CHRONOLOGY: This type belongs to the Middle Woodland period and is a marker for the beginning of that period, dating between A.D. 150 and 500.


GEOGRAPHIC DISTRIBUTION: The distribution for this type is the Middle Tennessee River valley and eastern Alabama.


[i] Hollingsworth, Caryn Y. Ceramic Descriptions and Discussion, Journal of Alabama Archaeology Vol 37, p.101




RESEARCH: Jenkins and Krause 1986:64, 71, Hollingsworth

SITE & LOCATION: Hollingsworth saw this type in the sites within the upper Tombigbee River Valley and Amanda Regnier encountered the same sand-tempered, simple-rimed pottery at the Davison Creek site in Monroe County, Alabama.

TEMPER: Sand was used as temper in this type.

SURFACE DECORATION: Decoration on this type consists of cord markings that run both vertical and oblique or angular patterns.

VESSEL FORMS: Vessel forms for this type are deep, conical vessels with simple straight rims.


CHRONOLOGY: This type is assigned to the Middle Woodland period Miller I&II phases dating between A.D. 1 and A.D. 450.

GEOGRAPHIC DISTRIBUTION: Examples of this type have been recovered along the upper Tombigbee River basin in Franklin co and east into central Alabama.






RESEARCH: This type was first defined by Heimlich in 1952. Caryn Hollingsworth reported this type in northwestern Alabama in 1991.[i] Wimberly also encountered examples of this type in Clarke County, Alabama.

SITE & LOCATION: Hollingsworth recovered 98 sherds of this type at the Sheep’s Bluff Shelter site in Franklin County, Alabama. The type was also recovered from two Redstone Arsenal sites and by Wimberly in Clarke County, Alabama.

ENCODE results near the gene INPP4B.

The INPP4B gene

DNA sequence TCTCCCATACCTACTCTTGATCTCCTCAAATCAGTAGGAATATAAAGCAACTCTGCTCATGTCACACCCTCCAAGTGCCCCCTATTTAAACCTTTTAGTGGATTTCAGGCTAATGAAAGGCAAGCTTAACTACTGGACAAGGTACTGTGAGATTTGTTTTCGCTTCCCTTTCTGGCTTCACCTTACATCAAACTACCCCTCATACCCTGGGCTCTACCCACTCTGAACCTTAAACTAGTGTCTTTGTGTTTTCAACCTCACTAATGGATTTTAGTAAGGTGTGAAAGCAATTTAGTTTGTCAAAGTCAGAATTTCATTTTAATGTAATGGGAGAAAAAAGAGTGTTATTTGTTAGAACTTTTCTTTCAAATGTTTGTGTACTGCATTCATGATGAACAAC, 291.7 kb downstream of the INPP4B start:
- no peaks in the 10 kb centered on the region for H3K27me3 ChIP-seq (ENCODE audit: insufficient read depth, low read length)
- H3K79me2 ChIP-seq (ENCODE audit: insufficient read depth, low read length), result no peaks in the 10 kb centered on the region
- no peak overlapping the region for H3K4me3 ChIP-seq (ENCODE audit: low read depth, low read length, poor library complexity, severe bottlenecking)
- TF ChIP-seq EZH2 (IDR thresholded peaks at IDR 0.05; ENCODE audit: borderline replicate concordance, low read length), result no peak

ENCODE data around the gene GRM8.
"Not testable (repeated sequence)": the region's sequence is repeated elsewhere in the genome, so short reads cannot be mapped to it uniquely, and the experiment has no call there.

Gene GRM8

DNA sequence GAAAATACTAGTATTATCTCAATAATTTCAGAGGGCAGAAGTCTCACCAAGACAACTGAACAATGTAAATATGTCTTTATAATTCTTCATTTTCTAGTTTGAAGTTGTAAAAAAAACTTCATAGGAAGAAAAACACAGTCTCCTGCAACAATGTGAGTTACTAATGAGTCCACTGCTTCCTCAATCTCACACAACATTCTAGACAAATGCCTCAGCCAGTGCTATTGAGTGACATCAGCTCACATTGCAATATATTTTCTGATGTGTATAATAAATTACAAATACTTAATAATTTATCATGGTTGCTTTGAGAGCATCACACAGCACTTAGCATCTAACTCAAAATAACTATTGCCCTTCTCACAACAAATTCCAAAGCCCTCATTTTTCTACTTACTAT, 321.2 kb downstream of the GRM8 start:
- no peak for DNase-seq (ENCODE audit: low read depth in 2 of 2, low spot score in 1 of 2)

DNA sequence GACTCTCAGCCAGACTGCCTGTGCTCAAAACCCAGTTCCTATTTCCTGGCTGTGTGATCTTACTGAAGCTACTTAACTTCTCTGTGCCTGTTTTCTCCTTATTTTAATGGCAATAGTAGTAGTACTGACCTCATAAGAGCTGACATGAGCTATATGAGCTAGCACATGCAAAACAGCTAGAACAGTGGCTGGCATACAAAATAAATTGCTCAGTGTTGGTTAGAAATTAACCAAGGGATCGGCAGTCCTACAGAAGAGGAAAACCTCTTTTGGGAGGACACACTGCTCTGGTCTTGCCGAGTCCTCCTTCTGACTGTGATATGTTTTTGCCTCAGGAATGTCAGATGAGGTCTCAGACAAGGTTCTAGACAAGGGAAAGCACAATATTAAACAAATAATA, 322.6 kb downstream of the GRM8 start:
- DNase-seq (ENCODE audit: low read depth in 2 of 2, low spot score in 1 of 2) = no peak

TEMPER: This is a grog-tempered pottery that is thick and coarsely textured.

SURFACE DECORATION: The decoration on this type consists of coarsely textured, clearly marked and tightly twined cord markings that are run parallel on some sherds while crisscrossed on others.

VESSEL FORMS: The total vessel forms of this type have not been defined. The lips of rims from the Sheeps Bluff Shelter site were flattened or rounded lips, heavy and sherds were thick.

CHRONOLOGY: This pottery belongs to the Late Woodland period in northern Alabama and serves as a marker for the McKelvey II, Miller III, and other Baytown related phases dating between A.D. 80 and 1000. Wimberly suggested that the type may have stretched into the Early Mississippian period.

GEOGRAPHIC DISTRIBUTION: Wimberly states that this type is found in Louisiana, Mississippi and north-central to northwestern Alabama and Clarke and Mobile counties, Alabama.


[i] Hollingsworth, Caryn Y. Ceramic Descriptions and Discussion, Journal of Alabama Archaeology Vol 37






Research: Hollingsworth, Alabama Journal of Archaeology, Vol. 37, 1991

Site & location: Sheep’s Bluff Shelter, Franklin Co, Alabama

Temper: Sand

Surface decoration: Horizontal decoration made by impressing individual cords onto the body of the vessel rather than using cord wrapped dowels. May have a red filmed interior

Chronology: AD 300-600 Middle Woodland

Distribution: Upper Tombigbee River drainage area